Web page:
Plenty of research exists to support that seeing a baby provokes  biological response in humans with or without children.  An article called "Viewing Cute Images Increases Behavioral Carefulness" supports "that tendency to respond emotionally to infantile physical features may promote the provision of care, especially to infants, who are otherwise helpless due to their physical and neural immaturity" (282).  Humans instinctively want to help those who appear helpless, and therefore are seen as desirable - cute.   This article suggests there is more to learn about the behavioral effect of helpless images, and presents studies I recommend viewing.

A really interesting article entitled "So Cute I Could eat it up,"  by Nenkov and Scott, argues that there are two kinds of cuteness that impacts consumer behavior:  kindchenschema and whimsical cuteness.  According to the article, cuteness refers to the "collection of cute features in newborns (e.g., bulging forehead, large eyes, rounded cheeks)" (326).  Whimsical cuteness is the less discussed, "associated with capricious humor and playful disposition" (327).  I found it interesting to discover that there are two distinctions of cuteness that elicit opposite responses in shoppers.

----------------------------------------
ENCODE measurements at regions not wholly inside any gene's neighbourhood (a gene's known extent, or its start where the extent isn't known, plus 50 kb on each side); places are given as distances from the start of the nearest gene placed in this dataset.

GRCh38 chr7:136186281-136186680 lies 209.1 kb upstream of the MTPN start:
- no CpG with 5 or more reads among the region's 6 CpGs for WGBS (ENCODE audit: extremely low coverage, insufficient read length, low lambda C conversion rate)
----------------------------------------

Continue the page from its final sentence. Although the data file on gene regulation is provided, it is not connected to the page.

The same article presents studies to determine how the type of cuteness influences consumers. Amazon gift cards were compared, proving that when shoppers see kindchenschema objects associated with infancy, their caretaker, vulnerable instinct steps in and allows them to think of others before themselves (338).   Various ice cream scoopers and staplers were presented to consumers to study the effect of whimsical cuteness.  The out of the ordinary objects dominated because they activate the consumers "reward" center of the brain, thus provoking a more selfish, indulgent desire (338).   We all have inherent need for reward and fun, which explains the psychological attraction to such objects. Like whimsical items provoke a selfish desire,I believe the talsmic items that Marovich presents in also represent the selfish desire of good luck and success, although natural.

The article by Nenkov and Scott suggest that people choose to indulge in whimsical products because they feel they deserve an escape from the reality of responsibilities (340).  In other words, they become indulgent to reward themselves for performing so well in other aspects of life.  We all have inherent need for reward and fun, which explains the psychological attraction to such objects. Like whimsical items provoke a selfish desire, I believe the talsmic items that Marovich presents in "The Powerful Authority of Cute Animals" also represent the selfish desire of good luck and success, although natural.

These responses that objects provoke are surely biological as they trace back to the feelings humans have been experiencing for as long as we have known.  Interestingly enough, items that are both labeled as "cute" can have opposite effects.  Next time you are in the store, ask yourself why you are attracted to a particular item.  Is it for a selfish reason?  Is it out of thought for another person?  Until then, watch this super cute YouTube video!

 

Image and Video Credit:

Baby Photo:  http://sleepy-bug.com

YouTube video:  https://www.youtube.com/watch?v=RP4abiHdQpc